Political Science, Department of


First Advisor

Ross A. Miller

Date of this Version



Eberhart, Matthew D. "Inconsistent Interventions? The Effect of Operational Feasibility on U.S. Presidential Military Intervention Decisions." PhD Diss., University of Nebraska-Lincoln, 2019.


A DISSERTATION Presented to the Faculty of The Graduate College at the University of Nebraska In Partial Fulfillment of Requirements For the Degree of Doctor of Philosophy, Major: Political Science, Under the Supervision of Professor Ross A. Miller. Lincoln, Nebraska: May, 2019

Copyright (c) 2019 Matthew D. Eberhart


Why is there apparent inconsistency in U.S. presidential military intervention decisions when cases exhibit similar characteristics that other scholars have argued should be determinant, such as the magnitude of the conflict, economic ties, or domestic political support? For instance, President Clinton committed troops in Haiti (1994) but not in Rwanda (1994); and likewise, President George H.W. Bush intervened in Somalia (1992) but not in Bosnia (1992). Previous studies have held an implicit assumption: if the demand for action is high enough, an intervention will occur. This study moves the operative element of the decision calculus from demand to feasibility, attempting to answer the primary research question: what impact does operational feasibility have on U.S. presidential military intervention decisions?

This research identifies what I call “feasibility factors,” which are based on military planning considerations and provide observable measures for the expectation of intervention success. Successful interventions are those that achieve the intervention mission within a short time horizon at acceptable costs. Using a mixed methods design incorporating both Qualitative Comparative Analysis (QCA) and an examination of National Security Council and presidential meeting archives, the study finds that the seemingly inconsistent behavior disappears when feasibility is included. Demand for intervention is necessary, but insufficient; only when there is enough demand and the operational feasibility factors are positively aligned do presidents intervene.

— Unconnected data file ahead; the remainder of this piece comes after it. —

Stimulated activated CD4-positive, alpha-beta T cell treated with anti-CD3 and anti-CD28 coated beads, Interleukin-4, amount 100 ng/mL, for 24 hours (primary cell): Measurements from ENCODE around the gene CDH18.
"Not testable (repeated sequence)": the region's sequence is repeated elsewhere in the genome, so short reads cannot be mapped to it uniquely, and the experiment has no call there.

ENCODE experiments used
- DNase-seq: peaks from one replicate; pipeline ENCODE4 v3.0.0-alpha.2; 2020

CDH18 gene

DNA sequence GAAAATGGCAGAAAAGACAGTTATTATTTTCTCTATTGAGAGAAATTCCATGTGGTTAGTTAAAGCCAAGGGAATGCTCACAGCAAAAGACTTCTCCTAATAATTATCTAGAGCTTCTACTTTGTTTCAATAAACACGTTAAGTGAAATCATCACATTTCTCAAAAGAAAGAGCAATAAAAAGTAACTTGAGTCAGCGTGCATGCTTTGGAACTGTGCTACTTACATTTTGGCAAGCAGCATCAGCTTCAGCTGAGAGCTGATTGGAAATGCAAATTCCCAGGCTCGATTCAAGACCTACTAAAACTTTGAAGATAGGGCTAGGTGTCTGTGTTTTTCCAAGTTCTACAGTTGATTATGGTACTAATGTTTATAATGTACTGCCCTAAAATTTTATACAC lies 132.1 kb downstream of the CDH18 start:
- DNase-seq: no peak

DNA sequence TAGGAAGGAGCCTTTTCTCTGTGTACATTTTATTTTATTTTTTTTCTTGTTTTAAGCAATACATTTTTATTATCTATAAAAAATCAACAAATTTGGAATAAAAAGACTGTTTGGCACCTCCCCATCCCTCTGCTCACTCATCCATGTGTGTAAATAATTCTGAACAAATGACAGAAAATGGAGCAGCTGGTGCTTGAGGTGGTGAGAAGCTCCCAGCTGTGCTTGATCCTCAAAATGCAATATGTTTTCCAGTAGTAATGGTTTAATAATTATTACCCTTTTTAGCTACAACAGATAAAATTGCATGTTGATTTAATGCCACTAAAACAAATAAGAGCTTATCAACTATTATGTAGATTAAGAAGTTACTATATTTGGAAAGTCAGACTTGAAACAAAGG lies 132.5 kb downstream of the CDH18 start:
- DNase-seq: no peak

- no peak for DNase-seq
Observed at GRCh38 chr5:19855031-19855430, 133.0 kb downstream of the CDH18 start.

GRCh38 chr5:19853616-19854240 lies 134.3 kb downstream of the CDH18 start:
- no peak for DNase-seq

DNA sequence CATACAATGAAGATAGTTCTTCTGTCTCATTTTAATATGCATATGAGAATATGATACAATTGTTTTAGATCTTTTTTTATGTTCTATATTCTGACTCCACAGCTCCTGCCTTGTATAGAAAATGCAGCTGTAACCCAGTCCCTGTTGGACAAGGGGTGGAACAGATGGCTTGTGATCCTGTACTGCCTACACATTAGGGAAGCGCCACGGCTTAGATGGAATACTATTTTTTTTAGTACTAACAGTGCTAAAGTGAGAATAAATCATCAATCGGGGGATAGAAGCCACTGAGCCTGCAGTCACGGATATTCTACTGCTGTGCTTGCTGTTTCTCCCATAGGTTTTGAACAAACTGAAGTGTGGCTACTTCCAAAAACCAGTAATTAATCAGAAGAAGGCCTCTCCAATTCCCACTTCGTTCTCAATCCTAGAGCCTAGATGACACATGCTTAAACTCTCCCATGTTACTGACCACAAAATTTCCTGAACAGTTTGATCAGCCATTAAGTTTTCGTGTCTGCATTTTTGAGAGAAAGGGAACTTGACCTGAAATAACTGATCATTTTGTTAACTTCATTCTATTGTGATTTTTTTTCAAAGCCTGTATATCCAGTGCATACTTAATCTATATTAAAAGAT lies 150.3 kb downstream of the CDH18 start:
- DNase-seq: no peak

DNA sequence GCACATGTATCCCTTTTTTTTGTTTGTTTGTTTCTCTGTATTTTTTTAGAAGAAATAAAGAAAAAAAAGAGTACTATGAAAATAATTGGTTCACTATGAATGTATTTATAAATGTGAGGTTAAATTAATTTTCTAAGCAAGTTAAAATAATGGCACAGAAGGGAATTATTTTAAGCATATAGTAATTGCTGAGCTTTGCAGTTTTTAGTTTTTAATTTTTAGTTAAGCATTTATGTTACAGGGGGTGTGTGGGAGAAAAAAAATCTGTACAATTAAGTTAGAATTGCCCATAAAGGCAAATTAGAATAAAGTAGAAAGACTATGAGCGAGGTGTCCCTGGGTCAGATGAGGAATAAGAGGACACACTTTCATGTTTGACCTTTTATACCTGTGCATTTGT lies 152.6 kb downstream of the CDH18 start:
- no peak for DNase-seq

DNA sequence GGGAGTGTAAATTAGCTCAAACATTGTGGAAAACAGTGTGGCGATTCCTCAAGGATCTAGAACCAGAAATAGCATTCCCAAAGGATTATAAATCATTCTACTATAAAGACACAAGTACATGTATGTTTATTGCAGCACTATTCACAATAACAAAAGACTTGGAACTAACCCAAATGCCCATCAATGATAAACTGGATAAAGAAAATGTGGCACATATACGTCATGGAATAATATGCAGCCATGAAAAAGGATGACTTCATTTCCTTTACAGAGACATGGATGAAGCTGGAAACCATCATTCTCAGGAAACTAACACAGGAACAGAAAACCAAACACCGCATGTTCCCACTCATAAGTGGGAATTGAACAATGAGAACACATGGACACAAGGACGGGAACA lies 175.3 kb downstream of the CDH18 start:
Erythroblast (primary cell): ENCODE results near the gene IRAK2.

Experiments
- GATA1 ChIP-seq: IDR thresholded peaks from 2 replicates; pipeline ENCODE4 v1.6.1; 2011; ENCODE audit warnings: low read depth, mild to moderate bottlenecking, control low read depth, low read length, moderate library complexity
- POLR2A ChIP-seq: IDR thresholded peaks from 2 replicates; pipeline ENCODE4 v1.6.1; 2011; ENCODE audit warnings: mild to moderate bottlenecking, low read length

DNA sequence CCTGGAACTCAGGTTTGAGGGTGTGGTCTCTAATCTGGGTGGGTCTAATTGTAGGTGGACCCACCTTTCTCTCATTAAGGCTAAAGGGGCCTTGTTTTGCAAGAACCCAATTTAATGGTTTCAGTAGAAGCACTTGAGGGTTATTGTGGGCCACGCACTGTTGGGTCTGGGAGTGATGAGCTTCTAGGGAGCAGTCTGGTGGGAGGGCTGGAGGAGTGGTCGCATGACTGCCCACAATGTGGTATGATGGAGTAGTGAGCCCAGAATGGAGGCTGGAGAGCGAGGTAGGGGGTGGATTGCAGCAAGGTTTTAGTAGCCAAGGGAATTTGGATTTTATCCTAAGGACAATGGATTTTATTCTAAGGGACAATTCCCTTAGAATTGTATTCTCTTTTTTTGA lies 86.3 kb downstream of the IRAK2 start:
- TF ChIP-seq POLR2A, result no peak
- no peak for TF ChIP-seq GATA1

This study provides three main contributions. First, it argues for feasibility’s inclusion in future intervention-focused studies. Second, this work elucidates the most prominent feasibility concerns for the policy community: the conflict type, whether there is a regime to intervene on behalf of, the enemy’s organization, and the logistical accessibility of the crisis region. Finally, this work provides an alternative logic for why presidents choose inaction despite overwhelming demand for intervention.

Advisor: Ross A. Miller